News - Greenville College Prison Program Inspires and Transforms

Greenville College Prison Program Inspires and Transforms

Dr. Kent DunningtonKent Dunnington can think of many reasons for people to volunteer at Greenville’s nearby Federal Correctional Institution (FCI Greenville), but the one that comes immediately to mind is this: “Jesus tells us to care for the prisoner, and we have 1500 prisoners not even two miles away from campus.”

Dunnington, associate professor of philosophy and religion at Greenville College, also teaches courses in ethics and logic at FCI Greenville. Last year, he was instrumental in developing a partnership that brings credit classes to the prison. So far, 39 men serving time at the facility have received academic credit for their work.

Last fall, Jake Amundson taught the first course in the newly named Greenville College Prison Program. Twenty men enrolled. This semester, Jameson Ramirez is teaching anthropology to the male population, and Teresa Holden is teaching a course in American studies to a combined class of female FCI students and GC students.

“Things are going well,” reports Dunnington. “Our classes are full, and I can hardly keep up with faculty requests to teach in the prison.” 

“Going well” from Holden’s perspective means highly engaged students coming to class “super prepared.”

“For that brief hour and 20 minutes, we create a different world where the prisoners can be their best selves and where everyone thinks well of them,” she says. “From what they have all shared, that is their whole goal, to step into being new people.” 


Prison students are quick to share how the learning experiences have changed them:

  • “The program has shown me that I can actually do college work. Where I normally would’ve been intimidated by the very word ‘college,’ now it only motivates me and excites me.”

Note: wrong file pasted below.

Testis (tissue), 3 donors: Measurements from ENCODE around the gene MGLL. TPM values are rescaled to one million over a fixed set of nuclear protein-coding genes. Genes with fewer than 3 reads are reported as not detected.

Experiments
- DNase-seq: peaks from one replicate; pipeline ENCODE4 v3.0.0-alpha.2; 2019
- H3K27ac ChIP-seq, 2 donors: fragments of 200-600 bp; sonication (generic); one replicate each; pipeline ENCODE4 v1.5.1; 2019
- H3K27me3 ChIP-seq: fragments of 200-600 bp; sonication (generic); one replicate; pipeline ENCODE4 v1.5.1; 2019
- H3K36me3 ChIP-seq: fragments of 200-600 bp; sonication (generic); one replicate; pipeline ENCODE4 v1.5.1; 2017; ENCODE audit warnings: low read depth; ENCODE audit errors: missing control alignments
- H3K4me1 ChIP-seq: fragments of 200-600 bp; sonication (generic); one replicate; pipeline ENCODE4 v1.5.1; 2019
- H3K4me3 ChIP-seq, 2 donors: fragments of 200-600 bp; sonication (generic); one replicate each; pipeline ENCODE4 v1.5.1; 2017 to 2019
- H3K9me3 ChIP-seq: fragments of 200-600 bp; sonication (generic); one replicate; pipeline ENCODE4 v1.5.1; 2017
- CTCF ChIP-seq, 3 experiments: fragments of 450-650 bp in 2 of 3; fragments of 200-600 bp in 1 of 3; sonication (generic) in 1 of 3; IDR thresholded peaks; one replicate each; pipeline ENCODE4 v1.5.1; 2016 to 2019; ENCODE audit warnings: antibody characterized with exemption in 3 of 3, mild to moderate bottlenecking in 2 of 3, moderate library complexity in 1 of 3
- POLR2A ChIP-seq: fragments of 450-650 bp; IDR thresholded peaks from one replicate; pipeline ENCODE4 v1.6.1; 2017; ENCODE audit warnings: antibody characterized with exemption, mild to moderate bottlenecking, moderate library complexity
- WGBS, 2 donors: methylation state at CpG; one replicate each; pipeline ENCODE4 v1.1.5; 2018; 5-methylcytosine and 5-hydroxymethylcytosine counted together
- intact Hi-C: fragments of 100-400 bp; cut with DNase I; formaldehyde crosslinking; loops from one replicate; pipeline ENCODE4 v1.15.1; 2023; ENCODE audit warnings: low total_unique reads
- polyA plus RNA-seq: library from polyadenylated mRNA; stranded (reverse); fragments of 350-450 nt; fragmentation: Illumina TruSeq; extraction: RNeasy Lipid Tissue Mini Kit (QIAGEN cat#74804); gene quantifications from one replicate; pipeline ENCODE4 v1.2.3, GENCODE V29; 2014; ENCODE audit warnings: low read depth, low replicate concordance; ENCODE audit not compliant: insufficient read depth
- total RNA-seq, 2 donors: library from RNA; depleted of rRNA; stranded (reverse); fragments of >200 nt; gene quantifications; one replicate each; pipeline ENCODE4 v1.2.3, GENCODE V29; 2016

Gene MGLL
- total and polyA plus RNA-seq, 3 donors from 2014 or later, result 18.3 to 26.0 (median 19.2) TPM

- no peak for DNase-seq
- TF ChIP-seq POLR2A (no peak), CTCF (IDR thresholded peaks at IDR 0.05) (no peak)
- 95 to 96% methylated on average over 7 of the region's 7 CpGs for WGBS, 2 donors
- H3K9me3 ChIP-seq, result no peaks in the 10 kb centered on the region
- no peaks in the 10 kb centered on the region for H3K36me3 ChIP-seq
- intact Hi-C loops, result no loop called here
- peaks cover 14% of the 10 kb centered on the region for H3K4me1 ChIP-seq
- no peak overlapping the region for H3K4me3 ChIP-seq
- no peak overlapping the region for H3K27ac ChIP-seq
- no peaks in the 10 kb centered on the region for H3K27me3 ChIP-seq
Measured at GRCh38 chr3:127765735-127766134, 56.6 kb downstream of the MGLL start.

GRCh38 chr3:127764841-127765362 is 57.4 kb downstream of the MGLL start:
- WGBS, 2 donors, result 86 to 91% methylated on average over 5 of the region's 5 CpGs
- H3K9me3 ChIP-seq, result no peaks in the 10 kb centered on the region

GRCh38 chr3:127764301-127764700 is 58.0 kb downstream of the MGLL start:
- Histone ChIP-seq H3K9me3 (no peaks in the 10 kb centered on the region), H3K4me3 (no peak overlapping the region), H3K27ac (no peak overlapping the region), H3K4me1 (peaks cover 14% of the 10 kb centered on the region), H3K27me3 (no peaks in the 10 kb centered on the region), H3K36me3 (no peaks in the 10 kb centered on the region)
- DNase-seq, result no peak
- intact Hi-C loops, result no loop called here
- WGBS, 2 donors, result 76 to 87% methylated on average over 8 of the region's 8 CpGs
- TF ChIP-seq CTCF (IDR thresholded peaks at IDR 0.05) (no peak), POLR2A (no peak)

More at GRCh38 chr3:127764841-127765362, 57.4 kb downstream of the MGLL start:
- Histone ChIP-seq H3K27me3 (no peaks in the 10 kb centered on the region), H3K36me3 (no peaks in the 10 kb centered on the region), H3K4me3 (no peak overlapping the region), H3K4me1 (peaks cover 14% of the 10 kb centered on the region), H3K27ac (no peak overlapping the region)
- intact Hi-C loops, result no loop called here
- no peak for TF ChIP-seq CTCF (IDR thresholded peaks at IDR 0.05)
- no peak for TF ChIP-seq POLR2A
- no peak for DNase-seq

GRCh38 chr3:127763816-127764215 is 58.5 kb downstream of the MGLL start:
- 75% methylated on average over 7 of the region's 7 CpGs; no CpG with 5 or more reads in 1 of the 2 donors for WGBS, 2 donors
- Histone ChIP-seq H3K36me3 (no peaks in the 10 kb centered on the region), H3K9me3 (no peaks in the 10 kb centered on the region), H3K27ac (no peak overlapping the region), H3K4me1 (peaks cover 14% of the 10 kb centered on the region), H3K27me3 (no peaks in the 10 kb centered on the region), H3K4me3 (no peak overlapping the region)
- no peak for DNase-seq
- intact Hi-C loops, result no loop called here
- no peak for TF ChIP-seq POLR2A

• “I have completed Ethics and Visual Thinking/Drawing that yielded three transferable college credits for each course . . . Whether drafting a thesis or mapping a drawing, both subjects brought the creativeness out of me, something that has become a part of me. I am inspired to attend college upon my release.”
  • “Together we mastered Logic, but most of all, through the Greenville College program, we mastered humanity, caring, and compassion for our fellow man.”

Personal transformation is a key element of Greenville College’s mission statement and part of its rich heritage educating disenfranchised persons including women, students of modest means and veterans.


“We know that education, more than anything else, lowers recidivism rates,” says Dunnington. “The national recidivism rate is around 67%. Prisoners who leave with an associate’s degree recidivate at a rate of 14%. If they leave with a bachelor’s degree, the rate drops to 6%.” 

A reduced prison population translates into taxpayer savings. Last year, Forbes reported that for every inmate who leaves the correctional system in Missouri, the state averages a savings of $25,000 per year.

Programs like GCs, however, are few. According to Forbes, a decade of “get tough on crime” policies reduced post secondary prison programs in 37 states from 350 in the 1990s to only a dozen in 2005. Those that remain are primarily volunteer efforts fueled by private funding. The federal government allocates no funds for higher education in prison.


Dunnington acknowledges that the dollars and cents realities pose a challenge. It takes $15,000 a year for GC to offer two courses each semester (including summer term) at the prison. Prisoners pay $60 for a three-credit course that includes book rental, and the College picks up the tab for transcript processing and administration. Private donations cover instructional costs.

“Of course, we are doing more than offering credits,” Dunnington explains. “We are offering and receiving the gift of presence, breaking down walls that divide.”

He and others who bring Greenville College to prisoners see that presence through the lens of Christ’s teaching in Matthew 25:26: “I was in prison and you came to visit me.”

Alumni and friends of Greenville College can also participate in GC’s “presence” at FCI-Greenville through giving.

This story was published on March 17, 2015

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